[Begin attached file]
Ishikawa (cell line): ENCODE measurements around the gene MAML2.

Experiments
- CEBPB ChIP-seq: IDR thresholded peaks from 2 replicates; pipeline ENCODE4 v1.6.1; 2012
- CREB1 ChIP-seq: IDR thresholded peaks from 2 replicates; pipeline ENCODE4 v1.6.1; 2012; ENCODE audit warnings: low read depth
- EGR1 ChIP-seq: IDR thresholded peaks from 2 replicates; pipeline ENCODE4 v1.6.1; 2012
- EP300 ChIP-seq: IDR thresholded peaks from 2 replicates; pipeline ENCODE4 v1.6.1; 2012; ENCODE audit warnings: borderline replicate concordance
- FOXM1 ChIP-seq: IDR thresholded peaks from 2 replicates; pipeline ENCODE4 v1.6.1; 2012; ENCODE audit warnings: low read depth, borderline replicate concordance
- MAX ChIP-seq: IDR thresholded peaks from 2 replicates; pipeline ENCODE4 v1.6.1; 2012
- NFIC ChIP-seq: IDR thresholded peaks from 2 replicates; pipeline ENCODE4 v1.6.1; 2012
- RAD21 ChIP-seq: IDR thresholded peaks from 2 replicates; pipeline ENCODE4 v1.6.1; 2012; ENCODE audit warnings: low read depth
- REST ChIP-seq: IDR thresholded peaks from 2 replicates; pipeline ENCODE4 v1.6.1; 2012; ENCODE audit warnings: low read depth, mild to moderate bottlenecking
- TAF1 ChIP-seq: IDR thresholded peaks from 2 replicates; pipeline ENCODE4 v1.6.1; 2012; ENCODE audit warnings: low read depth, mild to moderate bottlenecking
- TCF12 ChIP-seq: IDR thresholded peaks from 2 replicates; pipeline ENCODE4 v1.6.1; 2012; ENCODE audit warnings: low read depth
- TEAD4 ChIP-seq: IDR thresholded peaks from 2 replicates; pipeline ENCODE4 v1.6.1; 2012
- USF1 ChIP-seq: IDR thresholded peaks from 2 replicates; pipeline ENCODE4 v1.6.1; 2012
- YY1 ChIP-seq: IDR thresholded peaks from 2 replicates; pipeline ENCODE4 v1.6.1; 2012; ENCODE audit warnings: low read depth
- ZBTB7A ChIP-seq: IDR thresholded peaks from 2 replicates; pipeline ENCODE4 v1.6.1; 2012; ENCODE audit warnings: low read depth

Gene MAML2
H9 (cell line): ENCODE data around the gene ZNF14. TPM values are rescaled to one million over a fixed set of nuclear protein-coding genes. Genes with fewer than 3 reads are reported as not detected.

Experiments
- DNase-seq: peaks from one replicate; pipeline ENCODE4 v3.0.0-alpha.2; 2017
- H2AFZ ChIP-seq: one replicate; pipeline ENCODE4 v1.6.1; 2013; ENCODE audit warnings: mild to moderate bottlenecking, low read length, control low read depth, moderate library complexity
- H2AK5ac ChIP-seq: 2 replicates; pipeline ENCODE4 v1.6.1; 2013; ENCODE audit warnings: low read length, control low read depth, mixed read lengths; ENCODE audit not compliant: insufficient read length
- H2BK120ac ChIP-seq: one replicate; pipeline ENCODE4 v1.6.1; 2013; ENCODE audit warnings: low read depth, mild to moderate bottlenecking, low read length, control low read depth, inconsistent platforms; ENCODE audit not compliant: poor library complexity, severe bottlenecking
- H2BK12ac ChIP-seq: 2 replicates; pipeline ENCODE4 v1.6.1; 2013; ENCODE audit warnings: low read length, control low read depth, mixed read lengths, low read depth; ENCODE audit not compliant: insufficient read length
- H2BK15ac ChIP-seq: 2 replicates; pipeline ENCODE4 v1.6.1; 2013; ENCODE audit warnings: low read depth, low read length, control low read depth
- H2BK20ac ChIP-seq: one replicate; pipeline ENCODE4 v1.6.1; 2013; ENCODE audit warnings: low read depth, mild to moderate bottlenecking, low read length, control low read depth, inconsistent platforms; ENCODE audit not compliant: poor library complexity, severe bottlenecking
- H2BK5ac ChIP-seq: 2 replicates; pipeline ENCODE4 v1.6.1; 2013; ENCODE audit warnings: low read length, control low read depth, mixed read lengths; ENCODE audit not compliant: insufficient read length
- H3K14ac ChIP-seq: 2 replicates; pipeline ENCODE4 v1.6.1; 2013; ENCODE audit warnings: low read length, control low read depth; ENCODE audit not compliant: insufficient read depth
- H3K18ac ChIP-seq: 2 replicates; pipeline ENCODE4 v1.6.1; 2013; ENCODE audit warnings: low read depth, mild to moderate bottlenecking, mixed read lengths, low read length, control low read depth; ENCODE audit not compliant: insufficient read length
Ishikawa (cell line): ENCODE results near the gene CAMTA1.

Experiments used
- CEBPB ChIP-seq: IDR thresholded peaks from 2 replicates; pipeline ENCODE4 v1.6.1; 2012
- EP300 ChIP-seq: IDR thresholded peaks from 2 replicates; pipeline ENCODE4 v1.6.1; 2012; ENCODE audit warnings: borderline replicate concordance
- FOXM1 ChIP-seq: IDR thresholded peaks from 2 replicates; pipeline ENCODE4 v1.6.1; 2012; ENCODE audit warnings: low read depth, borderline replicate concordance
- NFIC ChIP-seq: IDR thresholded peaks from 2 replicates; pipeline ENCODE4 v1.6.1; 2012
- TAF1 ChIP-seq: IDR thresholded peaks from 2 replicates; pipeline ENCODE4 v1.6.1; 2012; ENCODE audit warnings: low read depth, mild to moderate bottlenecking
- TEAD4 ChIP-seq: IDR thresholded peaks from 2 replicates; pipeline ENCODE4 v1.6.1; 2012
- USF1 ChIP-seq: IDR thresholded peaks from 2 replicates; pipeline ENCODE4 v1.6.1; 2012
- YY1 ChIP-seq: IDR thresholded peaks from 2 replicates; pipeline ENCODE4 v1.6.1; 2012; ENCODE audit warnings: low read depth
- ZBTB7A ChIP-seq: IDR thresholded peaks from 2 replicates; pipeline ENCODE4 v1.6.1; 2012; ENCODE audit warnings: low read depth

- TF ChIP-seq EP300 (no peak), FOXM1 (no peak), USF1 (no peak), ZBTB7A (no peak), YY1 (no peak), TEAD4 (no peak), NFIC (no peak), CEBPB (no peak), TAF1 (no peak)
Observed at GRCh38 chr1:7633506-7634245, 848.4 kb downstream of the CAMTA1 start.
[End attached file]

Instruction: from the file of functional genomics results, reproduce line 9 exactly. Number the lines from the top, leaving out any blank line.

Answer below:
- NFIC ChIP-seq: IDR thresholded peaks from 2 replicates; pipeline ENCODE4 v1.6.1; 2012